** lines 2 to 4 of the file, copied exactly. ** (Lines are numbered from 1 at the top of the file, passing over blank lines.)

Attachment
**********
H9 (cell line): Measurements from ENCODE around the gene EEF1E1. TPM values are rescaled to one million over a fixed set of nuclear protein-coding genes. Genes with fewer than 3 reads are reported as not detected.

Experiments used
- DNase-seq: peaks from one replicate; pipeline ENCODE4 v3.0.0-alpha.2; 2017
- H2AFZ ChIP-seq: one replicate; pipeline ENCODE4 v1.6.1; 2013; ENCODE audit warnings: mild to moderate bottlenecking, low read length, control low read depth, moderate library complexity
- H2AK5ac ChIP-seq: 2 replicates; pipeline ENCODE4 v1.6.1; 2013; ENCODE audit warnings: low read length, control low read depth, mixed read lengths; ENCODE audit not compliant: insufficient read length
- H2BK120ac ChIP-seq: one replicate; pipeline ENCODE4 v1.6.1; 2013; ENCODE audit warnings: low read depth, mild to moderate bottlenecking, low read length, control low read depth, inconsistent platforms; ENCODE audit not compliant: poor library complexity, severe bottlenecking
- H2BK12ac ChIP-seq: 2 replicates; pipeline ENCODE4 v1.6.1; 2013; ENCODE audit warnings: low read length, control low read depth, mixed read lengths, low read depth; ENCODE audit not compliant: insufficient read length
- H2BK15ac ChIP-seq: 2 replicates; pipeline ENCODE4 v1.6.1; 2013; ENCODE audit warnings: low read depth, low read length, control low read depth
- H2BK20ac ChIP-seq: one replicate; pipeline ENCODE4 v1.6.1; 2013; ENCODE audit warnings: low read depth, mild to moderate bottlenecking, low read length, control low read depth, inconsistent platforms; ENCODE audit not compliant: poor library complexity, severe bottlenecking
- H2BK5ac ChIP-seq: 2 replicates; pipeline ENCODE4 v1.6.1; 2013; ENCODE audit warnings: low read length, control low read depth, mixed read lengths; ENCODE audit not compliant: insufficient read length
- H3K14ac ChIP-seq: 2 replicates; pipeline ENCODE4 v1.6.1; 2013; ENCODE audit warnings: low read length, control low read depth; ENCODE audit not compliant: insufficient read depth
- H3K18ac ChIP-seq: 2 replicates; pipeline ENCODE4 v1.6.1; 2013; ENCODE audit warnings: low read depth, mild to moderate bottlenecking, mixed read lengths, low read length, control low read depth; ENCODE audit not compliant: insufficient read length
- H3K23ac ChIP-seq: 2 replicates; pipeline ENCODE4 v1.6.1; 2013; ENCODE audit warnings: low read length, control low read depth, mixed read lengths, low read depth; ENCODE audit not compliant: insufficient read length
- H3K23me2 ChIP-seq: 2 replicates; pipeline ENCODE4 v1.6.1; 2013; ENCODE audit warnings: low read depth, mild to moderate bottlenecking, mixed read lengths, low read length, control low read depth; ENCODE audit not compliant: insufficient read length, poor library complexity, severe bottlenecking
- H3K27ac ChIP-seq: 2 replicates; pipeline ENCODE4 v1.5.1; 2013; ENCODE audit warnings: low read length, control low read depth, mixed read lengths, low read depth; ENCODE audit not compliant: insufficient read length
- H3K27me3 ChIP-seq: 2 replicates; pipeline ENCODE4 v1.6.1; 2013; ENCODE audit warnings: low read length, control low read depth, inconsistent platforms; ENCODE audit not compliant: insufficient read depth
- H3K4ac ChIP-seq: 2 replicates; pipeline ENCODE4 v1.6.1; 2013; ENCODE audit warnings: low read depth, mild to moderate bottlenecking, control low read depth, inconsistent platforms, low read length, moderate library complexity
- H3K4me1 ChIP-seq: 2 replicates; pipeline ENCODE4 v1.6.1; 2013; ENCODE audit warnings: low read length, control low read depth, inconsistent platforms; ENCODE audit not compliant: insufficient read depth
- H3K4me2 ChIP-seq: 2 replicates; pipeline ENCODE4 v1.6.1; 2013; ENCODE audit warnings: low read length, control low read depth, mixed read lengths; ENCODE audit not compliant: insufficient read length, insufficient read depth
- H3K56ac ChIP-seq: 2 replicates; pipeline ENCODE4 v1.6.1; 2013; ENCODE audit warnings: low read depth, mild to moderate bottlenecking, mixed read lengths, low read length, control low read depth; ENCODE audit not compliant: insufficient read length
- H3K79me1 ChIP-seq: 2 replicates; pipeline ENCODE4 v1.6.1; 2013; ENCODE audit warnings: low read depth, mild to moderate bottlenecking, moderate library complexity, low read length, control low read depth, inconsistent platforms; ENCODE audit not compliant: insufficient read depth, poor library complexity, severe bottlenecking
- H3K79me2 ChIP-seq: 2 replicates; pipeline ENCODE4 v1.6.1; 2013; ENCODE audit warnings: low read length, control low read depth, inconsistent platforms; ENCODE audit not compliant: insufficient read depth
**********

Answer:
Experiments used
- DNase-seq: peaks from one replicate; pipeline ENCODE4 v3.0.0-alpha.2; 2017
- H2AFZ ChIP-seq: one replicate; pipeline ENCODE4 v1.6.1; 2013; ENCODE audit warnings: mild to moderate bottlenecking, low read length, control low read depth, moderate library complexity